Reducing Attack Exposure for Internet-Facing Applications

Yesterday the Channel 12 news in Jackson, Mississippi reported a Kennesaw, Georgia business had its Internet-facing computer system hacked. That business’s application is “now generating thousands of counterfeit messages to businesses and consumers, purporting to be a complaint filed with the BBB.”

Too many incidents continue to occur, and in fact are increasingly occurring, because the applications are not secure; they allow bad thing to happen. For example, web applications too often allow for mistakes to happen, such as having personally identifiable information (PII) “inadvertently posted” as the University of Pittsburgh Medical Center experienced last month.
The more software you have, the more systems you have, and the more options that are available for client machines to communicate with your software, the less secure your networks and data. Increased software and systems increases complexity. Increasing complexity inherently increases vulnerabilities.
Applications security can be most successfully addressed systematically throughout the entire software and systems development life cycle (SDLC). I have talked often about the need to incorporate security and privacy into the entire SDLC, such as here and discuss this within a 2-day seminar, “Handling Complex and Difficult Privacy and Information Security Issues”.
During the SDLC process, the software engineers and developers must engineer the application to minimize access to data and network resources using built-in granular controls to maximize application security.
There are generally two methods currently used to defend against all types of application server attacks; the negative security model and the positive security model.
Very basically the negative security model is an “allow everything, and block those actions known to be bad” type of approach. This approach identifies and disallows the specific types of traffic and access attempts already known to be threatening while allowing all other requests and access attempts. Any of you familiar with the RACF security model for mainframe applications will recognize this as the model being used.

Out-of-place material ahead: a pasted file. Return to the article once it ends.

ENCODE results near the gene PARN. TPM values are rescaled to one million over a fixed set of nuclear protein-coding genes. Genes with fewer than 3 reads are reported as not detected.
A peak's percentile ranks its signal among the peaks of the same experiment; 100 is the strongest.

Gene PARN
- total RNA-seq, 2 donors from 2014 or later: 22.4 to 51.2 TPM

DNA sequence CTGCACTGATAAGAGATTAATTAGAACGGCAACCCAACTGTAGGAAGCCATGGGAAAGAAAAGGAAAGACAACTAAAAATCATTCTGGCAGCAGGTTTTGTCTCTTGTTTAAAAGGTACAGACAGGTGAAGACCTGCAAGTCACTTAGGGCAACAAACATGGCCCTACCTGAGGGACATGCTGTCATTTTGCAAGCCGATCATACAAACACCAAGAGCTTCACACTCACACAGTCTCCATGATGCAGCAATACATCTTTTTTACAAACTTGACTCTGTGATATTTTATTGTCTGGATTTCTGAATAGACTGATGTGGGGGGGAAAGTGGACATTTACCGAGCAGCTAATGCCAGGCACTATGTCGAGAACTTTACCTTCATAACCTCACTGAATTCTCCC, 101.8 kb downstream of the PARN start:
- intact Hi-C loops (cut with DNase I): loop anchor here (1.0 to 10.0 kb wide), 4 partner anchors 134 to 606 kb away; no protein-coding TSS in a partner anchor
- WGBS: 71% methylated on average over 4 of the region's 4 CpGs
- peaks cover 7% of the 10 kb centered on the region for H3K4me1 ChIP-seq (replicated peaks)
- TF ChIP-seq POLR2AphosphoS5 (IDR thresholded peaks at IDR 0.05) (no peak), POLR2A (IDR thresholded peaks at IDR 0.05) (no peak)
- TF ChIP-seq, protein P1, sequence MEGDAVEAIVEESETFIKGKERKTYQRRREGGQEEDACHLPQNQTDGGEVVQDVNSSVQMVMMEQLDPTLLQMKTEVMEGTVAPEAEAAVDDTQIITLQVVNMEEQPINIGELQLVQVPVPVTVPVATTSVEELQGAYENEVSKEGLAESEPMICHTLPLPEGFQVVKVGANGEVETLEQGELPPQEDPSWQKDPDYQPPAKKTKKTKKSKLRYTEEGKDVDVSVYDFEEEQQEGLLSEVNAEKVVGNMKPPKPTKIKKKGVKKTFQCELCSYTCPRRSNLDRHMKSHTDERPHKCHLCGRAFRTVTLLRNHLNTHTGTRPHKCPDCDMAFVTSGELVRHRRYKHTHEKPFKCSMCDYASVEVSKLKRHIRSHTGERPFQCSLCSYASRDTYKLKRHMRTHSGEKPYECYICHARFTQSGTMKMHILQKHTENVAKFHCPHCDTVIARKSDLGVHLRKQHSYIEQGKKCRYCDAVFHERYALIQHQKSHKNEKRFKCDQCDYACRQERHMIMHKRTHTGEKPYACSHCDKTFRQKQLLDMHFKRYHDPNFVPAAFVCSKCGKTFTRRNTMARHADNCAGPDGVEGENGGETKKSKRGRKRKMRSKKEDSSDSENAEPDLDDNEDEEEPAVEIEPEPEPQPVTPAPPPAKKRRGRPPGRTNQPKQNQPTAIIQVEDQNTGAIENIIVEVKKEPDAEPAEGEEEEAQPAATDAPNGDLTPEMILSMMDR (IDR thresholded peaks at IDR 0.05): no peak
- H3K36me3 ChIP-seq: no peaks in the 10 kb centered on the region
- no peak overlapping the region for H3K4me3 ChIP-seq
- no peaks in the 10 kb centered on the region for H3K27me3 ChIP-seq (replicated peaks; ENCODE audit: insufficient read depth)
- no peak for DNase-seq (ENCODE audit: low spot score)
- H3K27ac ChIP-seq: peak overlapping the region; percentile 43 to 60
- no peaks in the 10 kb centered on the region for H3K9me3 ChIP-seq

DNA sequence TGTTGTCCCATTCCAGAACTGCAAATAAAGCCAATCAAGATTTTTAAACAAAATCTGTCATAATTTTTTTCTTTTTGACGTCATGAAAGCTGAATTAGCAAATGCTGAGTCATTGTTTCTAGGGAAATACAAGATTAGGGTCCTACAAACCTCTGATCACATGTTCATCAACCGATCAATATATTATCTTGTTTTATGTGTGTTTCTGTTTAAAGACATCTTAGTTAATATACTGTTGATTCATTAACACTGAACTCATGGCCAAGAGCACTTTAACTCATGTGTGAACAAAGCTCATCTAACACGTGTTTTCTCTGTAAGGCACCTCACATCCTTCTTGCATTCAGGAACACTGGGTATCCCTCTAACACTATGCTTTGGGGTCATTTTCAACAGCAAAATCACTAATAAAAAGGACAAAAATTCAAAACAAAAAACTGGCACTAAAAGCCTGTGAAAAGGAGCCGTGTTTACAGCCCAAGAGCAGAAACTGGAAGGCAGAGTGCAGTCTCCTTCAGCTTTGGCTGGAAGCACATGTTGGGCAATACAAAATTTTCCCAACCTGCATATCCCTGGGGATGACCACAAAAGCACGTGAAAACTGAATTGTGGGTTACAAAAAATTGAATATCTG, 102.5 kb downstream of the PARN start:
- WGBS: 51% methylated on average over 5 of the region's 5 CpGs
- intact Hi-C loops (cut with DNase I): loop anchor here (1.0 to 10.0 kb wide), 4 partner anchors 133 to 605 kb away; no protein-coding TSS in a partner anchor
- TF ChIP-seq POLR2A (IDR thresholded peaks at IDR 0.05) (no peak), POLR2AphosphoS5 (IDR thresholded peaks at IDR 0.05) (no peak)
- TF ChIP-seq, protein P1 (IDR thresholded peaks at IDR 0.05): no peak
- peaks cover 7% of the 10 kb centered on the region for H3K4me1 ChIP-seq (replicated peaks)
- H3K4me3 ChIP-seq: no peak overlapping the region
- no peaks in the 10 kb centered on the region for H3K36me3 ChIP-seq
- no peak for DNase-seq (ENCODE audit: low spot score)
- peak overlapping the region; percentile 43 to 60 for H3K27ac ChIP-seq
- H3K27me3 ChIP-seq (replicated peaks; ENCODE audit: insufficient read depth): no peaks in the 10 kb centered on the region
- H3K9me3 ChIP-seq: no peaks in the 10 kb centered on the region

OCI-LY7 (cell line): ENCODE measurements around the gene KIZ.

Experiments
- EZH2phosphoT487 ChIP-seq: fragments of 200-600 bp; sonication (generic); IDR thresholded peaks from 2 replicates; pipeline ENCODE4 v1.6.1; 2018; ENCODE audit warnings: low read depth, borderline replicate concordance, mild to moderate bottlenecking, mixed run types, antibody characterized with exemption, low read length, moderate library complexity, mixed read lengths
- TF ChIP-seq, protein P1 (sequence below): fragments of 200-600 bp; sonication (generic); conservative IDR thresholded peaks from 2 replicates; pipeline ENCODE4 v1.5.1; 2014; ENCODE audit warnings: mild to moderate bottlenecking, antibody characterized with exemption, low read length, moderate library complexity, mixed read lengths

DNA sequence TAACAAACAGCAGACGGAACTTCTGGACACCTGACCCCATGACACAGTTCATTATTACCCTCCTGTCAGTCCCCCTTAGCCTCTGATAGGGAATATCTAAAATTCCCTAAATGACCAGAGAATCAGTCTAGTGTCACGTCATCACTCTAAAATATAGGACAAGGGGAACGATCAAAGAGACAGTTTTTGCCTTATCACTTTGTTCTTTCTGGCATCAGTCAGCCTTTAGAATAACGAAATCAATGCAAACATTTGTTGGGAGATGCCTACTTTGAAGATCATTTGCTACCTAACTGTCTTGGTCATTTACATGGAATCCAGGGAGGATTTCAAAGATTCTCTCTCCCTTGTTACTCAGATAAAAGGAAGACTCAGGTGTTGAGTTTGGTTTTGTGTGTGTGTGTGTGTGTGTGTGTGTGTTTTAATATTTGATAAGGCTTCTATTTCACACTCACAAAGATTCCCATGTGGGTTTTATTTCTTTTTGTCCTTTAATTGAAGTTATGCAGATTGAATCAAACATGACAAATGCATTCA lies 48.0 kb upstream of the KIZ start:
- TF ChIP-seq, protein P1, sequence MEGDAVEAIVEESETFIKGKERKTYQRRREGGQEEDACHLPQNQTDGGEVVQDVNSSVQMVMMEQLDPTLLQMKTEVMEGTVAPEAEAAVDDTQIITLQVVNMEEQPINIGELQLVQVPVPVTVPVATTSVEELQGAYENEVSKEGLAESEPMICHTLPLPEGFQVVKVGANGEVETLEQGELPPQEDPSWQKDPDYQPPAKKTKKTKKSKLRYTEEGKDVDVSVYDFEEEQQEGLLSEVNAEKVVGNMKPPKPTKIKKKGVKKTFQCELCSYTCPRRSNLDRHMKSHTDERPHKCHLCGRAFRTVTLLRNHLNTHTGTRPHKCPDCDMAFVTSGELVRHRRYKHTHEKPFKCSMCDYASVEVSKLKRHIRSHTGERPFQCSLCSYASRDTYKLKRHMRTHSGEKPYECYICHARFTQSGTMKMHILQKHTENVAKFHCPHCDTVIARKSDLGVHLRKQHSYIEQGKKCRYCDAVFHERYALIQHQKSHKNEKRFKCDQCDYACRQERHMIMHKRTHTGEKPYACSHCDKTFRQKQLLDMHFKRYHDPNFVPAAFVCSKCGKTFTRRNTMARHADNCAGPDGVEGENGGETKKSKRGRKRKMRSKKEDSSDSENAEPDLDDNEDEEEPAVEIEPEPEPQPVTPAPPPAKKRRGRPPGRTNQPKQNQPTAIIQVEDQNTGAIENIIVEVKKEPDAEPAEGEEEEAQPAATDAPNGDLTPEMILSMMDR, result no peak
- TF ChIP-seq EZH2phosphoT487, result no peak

The positive security model utilizes granular access controls to application capabilities. Access controls can be made on a very specific level to any user, program, or process that requests permission to data or tries to perform specific business process activities. This is generally a “block everything and allow only specific actions” type of approach. Again, with reference to mainframe security, this is the model used by Top Secret and ACF2.
The concept of using granular access controls can also be used to restrict the capabilities of applications that will result in improved security. For example, you can restrict access to Internet-facing applications by screening all access requests through a tightly configured application gateway.
I just posted a paper, “Reducing Attack Exposure for Internet-Facing Applications” that discusses these and other associated issues in detail.
If you get a chance, please read it and let me know what you think and if you have other issues to add to what I covered.
I look forward to your feedback!

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